Tuesday, April 3, 2007

1. THE BOOK OF LOST THINGS by John Connolly. Not sure how to classify this book, I guess dark fantasy/fairy tale would suit it best. While the protagonist is a 12-year-old boy, the book itself is a bit gruesome to be considered children’s fiction. Perhaps for mature YA it would be okay. There are quite a few gory, bloody scenes and a lot of unhappy endings to the stories within stories—bit like Hans Christian Andersen meets Quentin Tarantino. David, a young boy who lives in London during WWII, loved his mother very much and watched her die a slow and painful death from what sounds like cancer. When his father remarries a short time later and they relocate to his new wife’s home, a large rambling house on the edge of the city, David seeks solace in his second love—books. His small bedroom on the top floor of the house is full of books—some are David’s and some old, leather-bound volumes that once belonged to an ancestor of his stepmother. Soon David becomes lost in his world of books and even hears the books whispering to him, has blackouts where he cannot remember being gone. Once medical reasons are ruled out, David’s father has him see a psychiatrist and things begin falling apart from there. Very intriguing tale of adventure, but also of life, love and loss. Although the ending to me was a bit of a sappy cop-out, when looked at from another perspective, I guess it works. The story itself though makes it totally worth it. A.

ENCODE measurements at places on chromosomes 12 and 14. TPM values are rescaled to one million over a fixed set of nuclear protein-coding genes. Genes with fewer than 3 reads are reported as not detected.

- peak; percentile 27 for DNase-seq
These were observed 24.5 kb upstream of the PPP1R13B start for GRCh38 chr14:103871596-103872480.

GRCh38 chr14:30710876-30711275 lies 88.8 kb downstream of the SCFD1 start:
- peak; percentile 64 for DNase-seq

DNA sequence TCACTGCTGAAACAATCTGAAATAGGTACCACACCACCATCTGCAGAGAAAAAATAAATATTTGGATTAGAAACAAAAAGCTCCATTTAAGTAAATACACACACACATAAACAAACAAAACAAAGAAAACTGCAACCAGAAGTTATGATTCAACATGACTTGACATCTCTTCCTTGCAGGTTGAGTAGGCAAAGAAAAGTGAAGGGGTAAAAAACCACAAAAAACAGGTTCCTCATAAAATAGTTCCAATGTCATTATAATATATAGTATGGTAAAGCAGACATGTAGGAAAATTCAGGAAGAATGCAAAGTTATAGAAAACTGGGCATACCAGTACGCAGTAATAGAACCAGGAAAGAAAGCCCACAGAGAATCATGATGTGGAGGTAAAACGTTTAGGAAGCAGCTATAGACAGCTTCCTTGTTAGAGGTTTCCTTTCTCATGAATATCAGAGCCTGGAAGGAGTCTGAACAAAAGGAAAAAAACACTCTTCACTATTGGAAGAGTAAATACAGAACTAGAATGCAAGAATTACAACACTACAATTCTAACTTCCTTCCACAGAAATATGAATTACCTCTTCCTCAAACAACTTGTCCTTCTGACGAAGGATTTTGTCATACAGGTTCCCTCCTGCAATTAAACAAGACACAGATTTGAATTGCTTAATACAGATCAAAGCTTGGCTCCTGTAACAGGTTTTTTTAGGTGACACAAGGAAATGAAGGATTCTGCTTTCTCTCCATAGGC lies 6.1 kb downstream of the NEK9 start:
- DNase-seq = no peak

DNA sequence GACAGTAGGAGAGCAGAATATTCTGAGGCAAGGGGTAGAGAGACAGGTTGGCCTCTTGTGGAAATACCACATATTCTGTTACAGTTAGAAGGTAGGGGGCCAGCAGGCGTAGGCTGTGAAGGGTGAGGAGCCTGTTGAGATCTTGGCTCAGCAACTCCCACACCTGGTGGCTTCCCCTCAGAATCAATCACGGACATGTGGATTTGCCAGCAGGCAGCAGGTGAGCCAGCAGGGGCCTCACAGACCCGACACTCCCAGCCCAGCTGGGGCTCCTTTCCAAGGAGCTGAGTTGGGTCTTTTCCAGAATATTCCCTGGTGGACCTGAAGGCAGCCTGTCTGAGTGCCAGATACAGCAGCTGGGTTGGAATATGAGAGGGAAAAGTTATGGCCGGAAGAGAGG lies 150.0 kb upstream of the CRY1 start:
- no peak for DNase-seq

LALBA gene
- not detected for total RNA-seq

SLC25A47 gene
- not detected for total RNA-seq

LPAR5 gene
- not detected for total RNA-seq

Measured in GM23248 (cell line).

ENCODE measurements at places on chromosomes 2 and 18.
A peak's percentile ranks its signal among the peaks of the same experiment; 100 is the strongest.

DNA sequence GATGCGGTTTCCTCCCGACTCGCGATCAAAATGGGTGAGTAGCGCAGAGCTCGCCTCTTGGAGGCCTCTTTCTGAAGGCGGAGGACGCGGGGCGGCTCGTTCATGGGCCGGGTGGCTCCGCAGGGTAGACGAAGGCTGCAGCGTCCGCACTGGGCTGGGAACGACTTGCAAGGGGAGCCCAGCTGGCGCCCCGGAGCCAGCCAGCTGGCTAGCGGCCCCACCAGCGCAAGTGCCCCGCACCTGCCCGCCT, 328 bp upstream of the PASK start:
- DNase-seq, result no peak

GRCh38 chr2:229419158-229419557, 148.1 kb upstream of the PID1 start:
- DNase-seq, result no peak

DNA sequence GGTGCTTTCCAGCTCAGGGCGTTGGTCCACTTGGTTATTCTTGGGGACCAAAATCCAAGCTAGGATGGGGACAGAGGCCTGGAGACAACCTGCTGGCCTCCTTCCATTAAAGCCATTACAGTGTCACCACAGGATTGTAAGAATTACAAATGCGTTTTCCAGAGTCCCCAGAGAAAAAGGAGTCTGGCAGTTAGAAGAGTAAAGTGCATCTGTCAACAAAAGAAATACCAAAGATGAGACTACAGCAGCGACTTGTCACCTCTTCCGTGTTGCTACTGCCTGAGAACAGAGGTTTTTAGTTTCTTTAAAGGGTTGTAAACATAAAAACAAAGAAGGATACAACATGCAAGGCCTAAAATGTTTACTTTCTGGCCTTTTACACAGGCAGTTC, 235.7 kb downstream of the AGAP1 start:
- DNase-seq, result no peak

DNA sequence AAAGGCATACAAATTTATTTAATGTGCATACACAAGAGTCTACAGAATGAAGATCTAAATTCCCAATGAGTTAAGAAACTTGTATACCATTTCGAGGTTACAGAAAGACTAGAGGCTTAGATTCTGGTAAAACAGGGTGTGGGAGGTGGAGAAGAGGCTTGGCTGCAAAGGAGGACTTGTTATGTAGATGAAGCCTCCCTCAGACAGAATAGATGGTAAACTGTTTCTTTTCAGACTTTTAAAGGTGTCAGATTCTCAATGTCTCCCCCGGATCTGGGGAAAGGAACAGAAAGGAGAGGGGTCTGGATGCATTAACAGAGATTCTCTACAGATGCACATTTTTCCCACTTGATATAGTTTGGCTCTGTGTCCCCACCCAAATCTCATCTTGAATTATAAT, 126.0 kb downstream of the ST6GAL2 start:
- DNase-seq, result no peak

2. THE WICKED WINTER by Kate Sedley. #6 in the Roger the Chapman medieval mystery series, in which Roger becomes restless and sets out on a late winter selling spree and becomes trapped by a snowstorm at a country manor many miles from his home in Bristol. When not one but two murders occur, he naturally assumes that God has led him there to solve the murders and sets down to study the interested parties and puzzle out who could have and would have committed the murders. In this case, I didn’t even guess the killer ahead of time though I picked up on a couple of important clues—just misinterpreted who they actually pointed to.Very enjoyable light read as always; I have enjoyed each and every one of Roger’s tales, told to the reader in first person form as he recollects his younger days of travel though now an old man. Looking forward to the next—I’m having to rely mostly on my library for these as some of them seem to be only available in hardcover and quite expensive, even used. A.

3. DEATH OF A PRANKSTER by M.C. Beaton. #7 Hamish MacBeth series in which a notorious elderly practical joker is murdered in his home when he tells all his relatives he’s dying and invites them to his country home. Most of them avoid him like the plague because his jokes just aren’t funny—they’re mostly mean-spirited and cruel. Apparently someone has had enough and it’s up to Hamish to figure out who, since as usual DI Blair has his head up his bum. :o) Enjoyable, quick read as always; a visit with Hamish can always be counted on to make me smile. B+.

4. THE TROUBLE WITH MAGIC by Madelyn Alt. First in a series featuring Maggie O’Neill, a young woman in a small-town Indiana “northern Bible belt” town who finds herself out of one job but fallen into another—as an assistant in Enchantments, a mystical antique shop. She takes the job despite her new boss, Felicity, confessing to Maggie that she’s a practicing witch. Maggie’s Catholic upbringing makes her skeptical and uneasy at first, but after getting to know Felicity and her friends, comes to discover that there’s nothing evil about them, though Felicity becomes the number one suspect when her sister is brutally murdered. I really enjoyed this book, though I was dubious before starting it—these cozy mysteries with a mystical lean to them seem to be something I either really like or really can’t stand. This series seems to be getting off on a good foot—I liked Maggie and Felicity a lot, the author’s writing style was smooth and easy to read, and the ‘witchy’ bits were realistically portrayed. Looking for the next one! A.